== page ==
Chris Velazco, writing for TechCrunch:
Exactly why the app has been shuttered isn’t yet clear, but that hasn’t stopped we members of the press from ruminating a bit. Consider Business Insider’s take, courtesy of Steve Kovach. He posits that a close relationship between Apple and Nike (Tim Cook sits on Nike’s board, in addition to running Apple) may have ultimately stymied development. For what it’s worth, I suspect the real reason isn’t quite as intriguing — ensuring a smooth syncing experience for a handful of supported iDevices seems like a much simpler proposition than doing the same for a veritable galaxy of Android devices, and it wouldn’t surprise me if the company just got sick of the process.
This story caused quite a bit of consternation in the Android community. It must be a huge disappointment for Android fans that use the FuelBand. The comments in the linked article (and many others on the web) are filled with questions about this move. Let's analyze the most popular hypotheses.
1. Tim Cook Killed It
As noted in the quote above, Tim Cook is on Nike's board so the idea behind this hypothesis is that he killed the Android app to hurt Android (and by extension, Google). While this certainly sounds juicy, it doesn't necessarily ring true. The potential backlash from making this kind of move is not worth the payoff. At best, this would eliminate a single application for a single device. At worst, this could potentially incur anti-trust allegations. Either way, not worth it.
2. Nike Doesn't Realize That the Android Market is Larger Than the iOS Market
This idea is actually sort of funny. The folks saying this are essentially arguing that Nike, for all its marketing analysis prowess, is somehow unaware that Android has roughly twice as much of an installed user base than iOS. That just doesn't make sense. It's far more likely that Nike realized that the time, money, and effort spent on the Android side may not be worth the investment. The revenue numbers for the App Store versus Google Play as well as the web usage numbers tell an interesting story of how the Android market, despite being considerably larger than the iOS market, is somehow considerably less lucrative.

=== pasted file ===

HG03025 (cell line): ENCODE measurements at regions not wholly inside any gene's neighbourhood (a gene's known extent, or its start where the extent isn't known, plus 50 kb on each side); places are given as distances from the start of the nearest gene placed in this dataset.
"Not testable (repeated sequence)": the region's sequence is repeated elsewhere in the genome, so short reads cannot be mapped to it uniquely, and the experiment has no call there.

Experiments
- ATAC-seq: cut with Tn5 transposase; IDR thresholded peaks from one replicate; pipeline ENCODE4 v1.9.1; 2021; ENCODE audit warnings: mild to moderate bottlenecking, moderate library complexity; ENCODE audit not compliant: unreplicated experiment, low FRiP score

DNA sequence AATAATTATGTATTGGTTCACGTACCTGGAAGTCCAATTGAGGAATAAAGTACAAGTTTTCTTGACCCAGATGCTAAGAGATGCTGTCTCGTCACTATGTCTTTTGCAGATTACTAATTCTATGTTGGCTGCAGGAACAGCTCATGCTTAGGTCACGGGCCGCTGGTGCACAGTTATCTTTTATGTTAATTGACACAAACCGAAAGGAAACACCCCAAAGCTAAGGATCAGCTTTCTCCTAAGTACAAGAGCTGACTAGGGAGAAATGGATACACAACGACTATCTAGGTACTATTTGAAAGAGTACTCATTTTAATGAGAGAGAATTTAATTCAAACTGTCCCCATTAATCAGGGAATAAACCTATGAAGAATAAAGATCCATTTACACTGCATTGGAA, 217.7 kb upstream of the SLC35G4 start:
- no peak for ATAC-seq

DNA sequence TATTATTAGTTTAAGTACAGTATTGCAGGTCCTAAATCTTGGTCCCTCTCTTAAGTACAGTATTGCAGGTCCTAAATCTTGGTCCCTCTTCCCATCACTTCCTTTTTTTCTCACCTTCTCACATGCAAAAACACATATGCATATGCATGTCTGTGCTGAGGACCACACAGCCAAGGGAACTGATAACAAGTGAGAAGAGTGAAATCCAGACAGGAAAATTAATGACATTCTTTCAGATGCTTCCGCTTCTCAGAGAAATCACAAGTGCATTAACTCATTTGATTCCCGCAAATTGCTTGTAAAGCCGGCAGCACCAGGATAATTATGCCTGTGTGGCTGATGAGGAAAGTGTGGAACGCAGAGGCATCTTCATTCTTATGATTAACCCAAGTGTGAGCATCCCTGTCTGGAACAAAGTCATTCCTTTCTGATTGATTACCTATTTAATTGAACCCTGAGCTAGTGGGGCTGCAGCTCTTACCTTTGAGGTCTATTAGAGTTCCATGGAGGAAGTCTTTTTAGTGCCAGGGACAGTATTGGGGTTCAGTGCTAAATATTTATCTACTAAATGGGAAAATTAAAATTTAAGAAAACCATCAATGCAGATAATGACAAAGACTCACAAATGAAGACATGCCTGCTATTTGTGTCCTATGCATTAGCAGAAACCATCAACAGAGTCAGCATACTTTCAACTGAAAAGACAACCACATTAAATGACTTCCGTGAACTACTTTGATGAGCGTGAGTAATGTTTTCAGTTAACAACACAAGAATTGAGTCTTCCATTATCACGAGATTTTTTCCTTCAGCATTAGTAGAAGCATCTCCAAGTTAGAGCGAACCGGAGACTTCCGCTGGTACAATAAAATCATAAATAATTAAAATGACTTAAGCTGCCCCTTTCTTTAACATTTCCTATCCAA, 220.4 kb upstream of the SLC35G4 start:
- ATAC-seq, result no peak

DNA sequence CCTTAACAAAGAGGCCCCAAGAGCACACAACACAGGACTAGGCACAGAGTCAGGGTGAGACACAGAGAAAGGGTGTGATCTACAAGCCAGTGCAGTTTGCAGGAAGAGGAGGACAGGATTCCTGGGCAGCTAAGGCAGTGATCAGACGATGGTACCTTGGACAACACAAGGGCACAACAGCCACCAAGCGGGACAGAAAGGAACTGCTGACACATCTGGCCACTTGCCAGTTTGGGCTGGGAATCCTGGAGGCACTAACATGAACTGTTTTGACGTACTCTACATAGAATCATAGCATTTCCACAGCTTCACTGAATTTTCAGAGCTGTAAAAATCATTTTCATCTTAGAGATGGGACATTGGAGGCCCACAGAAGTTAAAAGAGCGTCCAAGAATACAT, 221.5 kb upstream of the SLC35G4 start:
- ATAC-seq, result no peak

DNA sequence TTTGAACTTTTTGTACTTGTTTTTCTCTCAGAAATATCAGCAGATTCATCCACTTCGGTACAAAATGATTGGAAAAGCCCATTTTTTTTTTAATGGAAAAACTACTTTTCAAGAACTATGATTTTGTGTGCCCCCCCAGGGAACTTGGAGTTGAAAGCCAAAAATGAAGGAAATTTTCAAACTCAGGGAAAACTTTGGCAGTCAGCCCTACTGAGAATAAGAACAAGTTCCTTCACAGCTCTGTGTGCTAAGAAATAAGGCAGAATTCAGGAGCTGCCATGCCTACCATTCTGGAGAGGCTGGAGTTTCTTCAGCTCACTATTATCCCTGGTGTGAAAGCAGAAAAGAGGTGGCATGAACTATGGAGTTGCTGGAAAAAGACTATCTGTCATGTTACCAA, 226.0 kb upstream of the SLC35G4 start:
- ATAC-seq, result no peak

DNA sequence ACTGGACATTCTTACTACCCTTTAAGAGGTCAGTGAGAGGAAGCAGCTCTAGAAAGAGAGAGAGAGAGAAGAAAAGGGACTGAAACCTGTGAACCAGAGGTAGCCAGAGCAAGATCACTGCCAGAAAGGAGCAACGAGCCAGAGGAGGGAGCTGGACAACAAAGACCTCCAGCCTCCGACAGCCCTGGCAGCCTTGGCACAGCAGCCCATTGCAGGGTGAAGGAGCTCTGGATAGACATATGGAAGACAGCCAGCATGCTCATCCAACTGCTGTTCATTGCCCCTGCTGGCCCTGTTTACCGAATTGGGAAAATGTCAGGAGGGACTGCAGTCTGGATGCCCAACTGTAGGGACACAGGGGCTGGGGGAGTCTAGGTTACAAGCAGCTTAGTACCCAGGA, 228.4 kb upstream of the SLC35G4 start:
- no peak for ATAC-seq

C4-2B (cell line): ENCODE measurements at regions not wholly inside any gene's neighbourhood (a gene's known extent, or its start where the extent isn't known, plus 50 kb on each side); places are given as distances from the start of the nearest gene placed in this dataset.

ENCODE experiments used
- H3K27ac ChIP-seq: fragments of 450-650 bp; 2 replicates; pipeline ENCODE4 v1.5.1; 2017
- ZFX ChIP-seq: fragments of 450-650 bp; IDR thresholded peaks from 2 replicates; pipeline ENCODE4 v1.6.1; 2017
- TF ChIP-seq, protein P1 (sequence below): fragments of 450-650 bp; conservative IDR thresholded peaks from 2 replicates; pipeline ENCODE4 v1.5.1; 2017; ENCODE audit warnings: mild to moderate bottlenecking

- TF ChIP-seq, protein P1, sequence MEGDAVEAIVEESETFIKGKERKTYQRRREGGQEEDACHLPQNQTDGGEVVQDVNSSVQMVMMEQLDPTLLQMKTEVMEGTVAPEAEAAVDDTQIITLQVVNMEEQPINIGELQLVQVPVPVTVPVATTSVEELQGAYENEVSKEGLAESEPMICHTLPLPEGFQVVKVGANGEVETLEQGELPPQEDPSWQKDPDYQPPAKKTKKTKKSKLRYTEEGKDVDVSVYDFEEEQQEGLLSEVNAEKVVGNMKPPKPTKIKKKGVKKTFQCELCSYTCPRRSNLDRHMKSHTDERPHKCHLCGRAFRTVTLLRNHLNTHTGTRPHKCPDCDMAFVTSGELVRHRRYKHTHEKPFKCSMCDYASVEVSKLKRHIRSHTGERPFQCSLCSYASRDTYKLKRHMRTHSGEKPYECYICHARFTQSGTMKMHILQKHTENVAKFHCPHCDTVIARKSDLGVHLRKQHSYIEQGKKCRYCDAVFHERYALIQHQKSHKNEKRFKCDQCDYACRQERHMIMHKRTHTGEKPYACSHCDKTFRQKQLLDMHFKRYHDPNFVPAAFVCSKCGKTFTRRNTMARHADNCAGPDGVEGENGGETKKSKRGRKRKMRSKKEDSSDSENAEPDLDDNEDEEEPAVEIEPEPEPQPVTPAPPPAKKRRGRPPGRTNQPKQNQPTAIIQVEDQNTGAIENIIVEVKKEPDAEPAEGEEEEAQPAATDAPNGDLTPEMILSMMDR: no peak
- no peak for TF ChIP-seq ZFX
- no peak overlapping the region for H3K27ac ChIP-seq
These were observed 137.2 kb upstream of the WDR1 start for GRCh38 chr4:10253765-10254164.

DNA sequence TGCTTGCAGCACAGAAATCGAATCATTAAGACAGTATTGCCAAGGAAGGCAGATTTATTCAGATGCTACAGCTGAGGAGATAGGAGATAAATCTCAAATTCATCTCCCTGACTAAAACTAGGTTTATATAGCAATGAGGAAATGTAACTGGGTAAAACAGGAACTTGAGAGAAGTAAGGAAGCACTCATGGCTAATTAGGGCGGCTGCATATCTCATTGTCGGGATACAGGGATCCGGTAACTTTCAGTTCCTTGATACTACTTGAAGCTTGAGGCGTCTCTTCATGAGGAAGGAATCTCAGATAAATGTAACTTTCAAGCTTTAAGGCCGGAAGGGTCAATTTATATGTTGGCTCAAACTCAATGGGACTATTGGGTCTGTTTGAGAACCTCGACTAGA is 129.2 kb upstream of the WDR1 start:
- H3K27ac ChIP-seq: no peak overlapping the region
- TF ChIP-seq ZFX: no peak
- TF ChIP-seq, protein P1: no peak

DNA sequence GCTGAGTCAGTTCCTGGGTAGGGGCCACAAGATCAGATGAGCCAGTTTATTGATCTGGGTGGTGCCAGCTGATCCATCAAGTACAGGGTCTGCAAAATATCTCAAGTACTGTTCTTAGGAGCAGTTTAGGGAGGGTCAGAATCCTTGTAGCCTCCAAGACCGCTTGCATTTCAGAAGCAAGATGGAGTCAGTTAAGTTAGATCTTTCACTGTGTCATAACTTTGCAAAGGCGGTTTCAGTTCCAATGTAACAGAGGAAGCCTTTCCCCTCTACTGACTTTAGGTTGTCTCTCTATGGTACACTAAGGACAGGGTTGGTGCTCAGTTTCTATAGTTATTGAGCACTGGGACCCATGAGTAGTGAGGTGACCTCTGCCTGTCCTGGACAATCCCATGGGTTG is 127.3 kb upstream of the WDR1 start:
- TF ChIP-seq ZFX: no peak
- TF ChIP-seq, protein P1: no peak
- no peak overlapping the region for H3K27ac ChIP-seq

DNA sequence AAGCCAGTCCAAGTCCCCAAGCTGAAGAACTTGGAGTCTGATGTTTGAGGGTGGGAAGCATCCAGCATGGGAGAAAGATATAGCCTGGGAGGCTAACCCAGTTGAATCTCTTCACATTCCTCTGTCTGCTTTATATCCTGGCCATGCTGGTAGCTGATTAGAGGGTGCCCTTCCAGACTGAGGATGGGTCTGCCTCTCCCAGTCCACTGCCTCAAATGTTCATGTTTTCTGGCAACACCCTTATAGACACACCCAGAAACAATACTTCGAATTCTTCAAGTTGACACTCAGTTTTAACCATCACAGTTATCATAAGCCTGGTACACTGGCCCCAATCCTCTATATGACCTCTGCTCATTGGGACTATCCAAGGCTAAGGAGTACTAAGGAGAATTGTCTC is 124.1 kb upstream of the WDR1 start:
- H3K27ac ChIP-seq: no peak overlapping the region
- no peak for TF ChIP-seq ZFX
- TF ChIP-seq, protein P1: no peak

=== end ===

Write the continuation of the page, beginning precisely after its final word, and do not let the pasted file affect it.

3. Android Fragmentation is the Issue
This makes sense. The myriad devices coupled with the fact that many devices on the market run a very old version of Android (i.e. Gingerbread) stymies certain types of app development. In this case, device integration via the Bluetooth stack isn't straight-forward when looking at different devices.
What is the most likely reason for Nike dropping Android support for the FuelBand? It is probably the combination of higher development and testing costs (due to platform fragmentation) with the decreased revenue return expectations when developing for Android.
It's not all gloom and doom, though. The fact of the matter is that companies can change their mind at any time. It's not as if Nike committed to never developing for Android. As well, the combined market share for the excellent Ice Cream Sandwich and Jelly Bean versions of Android is finally starting to eclipse the market share for Gingerbread. This means that it'll be much easier and less expensive for developers to create apps for Android.